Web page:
As a knitter it is very important to take care of your equipment. And what piece of equipment could be more important than your hands? As someone who has a history of hand and wrist problems, including repetitive stress injuries, I am always trying to be cognizant of maintaining good practices for hand health. I think that it is better for your hands to be alternating between different kinds of knitting, and in particular between different weights of yarn and needles. In that vein, I decided to cast on something using a thick yarn.
I tend to prefer knitting with lighter weights, but I had bought this yarn last fall with the intention of making a quick Christmas gift, and then never got around to it. It is incredibly soft and is in a very vibrant and saturated purple. I love how the chunky yarn in a heavily cabled fabric makes such great texture – it results in beautiful hills and valleys bursting with light and shadow.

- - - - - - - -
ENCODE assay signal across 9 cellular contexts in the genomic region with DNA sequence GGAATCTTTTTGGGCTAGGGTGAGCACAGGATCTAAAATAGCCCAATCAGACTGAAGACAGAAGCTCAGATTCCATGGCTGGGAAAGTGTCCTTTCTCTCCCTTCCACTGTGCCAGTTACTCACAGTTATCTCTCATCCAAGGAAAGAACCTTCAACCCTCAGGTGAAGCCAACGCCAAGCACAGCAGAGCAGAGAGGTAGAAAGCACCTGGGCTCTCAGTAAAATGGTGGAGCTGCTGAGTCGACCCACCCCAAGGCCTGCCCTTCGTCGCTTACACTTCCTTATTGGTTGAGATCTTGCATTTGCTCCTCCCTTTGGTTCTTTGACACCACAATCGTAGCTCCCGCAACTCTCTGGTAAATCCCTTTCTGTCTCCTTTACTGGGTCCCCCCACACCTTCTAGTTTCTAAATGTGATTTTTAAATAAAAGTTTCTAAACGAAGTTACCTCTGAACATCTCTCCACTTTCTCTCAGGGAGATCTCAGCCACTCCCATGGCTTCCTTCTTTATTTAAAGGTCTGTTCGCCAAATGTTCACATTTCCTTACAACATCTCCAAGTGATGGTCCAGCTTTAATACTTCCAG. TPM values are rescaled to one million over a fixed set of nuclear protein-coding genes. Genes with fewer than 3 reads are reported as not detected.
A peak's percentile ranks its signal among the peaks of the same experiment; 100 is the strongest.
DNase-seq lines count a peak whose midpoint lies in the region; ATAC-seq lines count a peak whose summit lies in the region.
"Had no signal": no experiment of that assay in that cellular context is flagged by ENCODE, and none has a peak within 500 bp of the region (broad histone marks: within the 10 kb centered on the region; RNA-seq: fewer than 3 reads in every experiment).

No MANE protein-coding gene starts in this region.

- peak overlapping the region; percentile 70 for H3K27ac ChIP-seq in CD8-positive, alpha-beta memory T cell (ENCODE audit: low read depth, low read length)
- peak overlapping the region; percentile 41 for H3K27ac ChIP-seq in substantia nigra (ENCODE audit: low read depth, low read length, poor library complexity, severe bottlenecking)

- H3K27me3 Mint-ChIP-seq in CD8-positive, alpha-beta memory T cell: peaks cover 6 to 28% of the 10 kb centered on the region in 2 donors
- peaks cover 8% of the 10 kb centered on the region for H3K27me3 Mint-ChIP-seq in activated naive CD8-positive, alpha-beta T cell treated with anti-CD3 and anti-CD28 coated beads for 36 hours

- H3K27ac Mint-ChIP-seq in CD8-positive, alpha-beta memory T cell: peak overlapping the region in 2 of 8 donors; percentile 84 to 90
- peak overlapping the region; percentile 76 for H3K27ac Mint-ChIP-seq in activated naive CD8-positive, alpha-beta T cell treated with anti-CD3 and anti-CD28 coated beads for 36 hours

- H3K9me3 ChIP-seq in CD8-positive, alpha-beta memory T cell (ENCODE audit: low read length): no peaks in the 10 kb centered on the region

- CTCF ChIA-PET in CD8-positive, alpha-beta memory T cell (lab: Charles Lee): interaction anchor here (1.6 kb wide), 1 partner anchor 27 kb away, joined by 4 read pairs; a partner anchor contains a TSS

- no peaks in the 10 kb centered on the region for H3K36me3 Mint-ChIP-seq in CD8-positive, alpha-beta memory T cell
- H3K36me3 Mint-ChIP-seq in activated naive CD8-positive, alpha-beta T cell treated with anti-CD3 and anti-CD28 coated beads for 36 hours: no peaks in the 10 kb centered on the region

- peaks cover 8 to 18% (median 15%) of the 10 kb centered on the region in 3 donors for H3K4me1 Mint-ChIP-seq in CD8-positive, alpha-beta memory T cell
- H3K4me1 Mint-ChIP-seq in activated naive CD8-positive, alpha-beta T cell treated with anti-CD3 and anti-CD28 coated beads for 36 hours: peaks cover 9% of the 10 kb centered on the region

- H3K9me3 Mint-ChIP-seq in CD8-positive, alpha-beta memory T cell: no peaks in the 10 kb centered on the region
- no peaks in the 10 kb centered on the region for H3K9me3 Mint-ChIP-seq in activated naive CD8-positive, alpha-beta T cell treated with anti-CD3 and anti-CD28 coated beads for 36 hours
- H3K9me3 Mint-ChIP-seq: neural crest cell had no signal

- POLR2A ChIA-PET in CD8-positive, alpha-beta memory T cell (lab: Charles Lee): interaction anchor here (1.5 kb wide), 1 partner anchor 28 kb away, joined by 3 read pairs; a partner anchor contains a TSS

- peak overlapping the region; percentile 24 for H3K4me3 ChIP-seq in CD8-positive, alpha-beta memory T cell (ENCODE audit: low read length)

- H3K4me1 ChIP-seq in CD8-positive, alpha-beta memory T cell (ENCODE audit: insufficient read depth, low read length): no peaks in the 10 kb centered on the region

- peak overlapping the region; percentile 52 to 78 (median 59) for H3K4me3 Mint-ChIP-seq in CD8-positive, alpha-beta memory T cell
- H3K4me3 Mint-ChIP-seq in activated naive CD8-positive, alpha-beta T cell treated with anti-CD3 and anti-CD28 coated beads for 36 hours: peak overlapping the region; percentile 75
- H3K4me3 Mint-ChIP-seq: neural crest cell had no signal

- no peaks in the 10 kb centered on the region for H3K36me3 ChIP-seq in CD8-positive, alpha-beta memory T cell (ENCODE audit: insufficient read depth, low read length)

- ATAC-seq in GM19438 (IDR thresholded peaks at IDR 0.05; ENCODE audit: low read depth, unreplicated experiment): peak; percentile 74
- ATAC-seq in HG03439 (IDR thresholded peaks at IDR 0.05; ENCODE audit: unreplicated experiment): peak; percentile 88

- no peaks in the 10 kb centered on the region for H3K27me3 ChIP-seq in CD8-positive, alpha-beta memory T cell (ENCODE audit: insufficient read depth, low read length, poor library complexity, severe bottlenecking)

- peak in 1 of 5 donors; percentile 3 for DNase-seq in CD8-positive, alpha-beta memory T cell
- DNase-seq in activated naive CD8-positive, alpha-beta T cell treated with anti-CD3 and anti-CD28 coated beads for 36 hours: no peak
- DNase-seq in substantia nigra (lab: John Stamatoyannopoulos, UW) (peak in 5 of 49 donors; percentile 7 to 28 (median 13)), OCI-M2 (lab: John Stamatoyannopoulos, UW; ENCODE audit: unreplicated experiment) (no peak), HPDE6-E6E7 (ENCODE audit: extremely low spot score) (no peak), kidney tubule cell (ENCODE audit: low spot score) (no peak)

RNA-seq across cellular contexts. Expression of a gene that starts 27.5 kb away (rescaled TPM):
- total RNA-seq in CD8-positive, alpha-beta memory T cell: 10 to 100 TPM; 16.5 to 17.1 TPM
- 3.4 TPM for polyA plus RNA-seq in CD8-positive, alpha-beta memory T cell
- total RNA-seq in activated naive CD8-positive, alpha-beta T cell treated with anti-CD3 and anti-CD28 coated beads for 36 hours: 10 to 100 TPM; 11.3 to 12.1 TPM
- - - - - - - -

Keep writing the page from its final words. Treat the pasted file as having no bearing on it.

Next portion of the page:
The yarn is Whitfell Chunky by Eden Cottage Yarns, a 100% baby alpaca in the colourway Damson. The pattern is the Umbra cowl designed by Louise Zass-Bangham. I tried this cowl on at a wool fair last year, made with this yarn, and it was wonderfully cozy; I bought some on the spot.
Do you know the other advantage of knitting with chunky yarn? It takes no time to finish something!
This cowl took a few short evenings of knitting. The pattern is intuitive and doesn’t require much attention. It is good TV knitting, or carrying-on-a-conversation knitting. The only difficult part was grafting it together. Here I will let you in on a secret: I suck at Kitchener stitch! Really, this is on my list of knitting techniques that need major work. I inevitably end up with more stitches on one needle that the other. (Many more than the one stitch you would expect.) If I stop concentrating for even a second, something goes wrong. Here you can see how lousy I am at Kitchener; look at this terrible join:
Oh my! Quelle horreur! Am I going to let my knitting perfectionism take control and force me to rip it out and re-graft, and then re-rip it out and re-re-graft, and then re-re-re-rip it out, etc. etc? No, I’m not. It’s staying this way! A New Kelly is evolving!
Having had a week in the thick of it (knitting-wise and otherwise in fact), I will return to my colourwork fingering-weight jacket with happier hands. I hope you are safe and dry this weekend.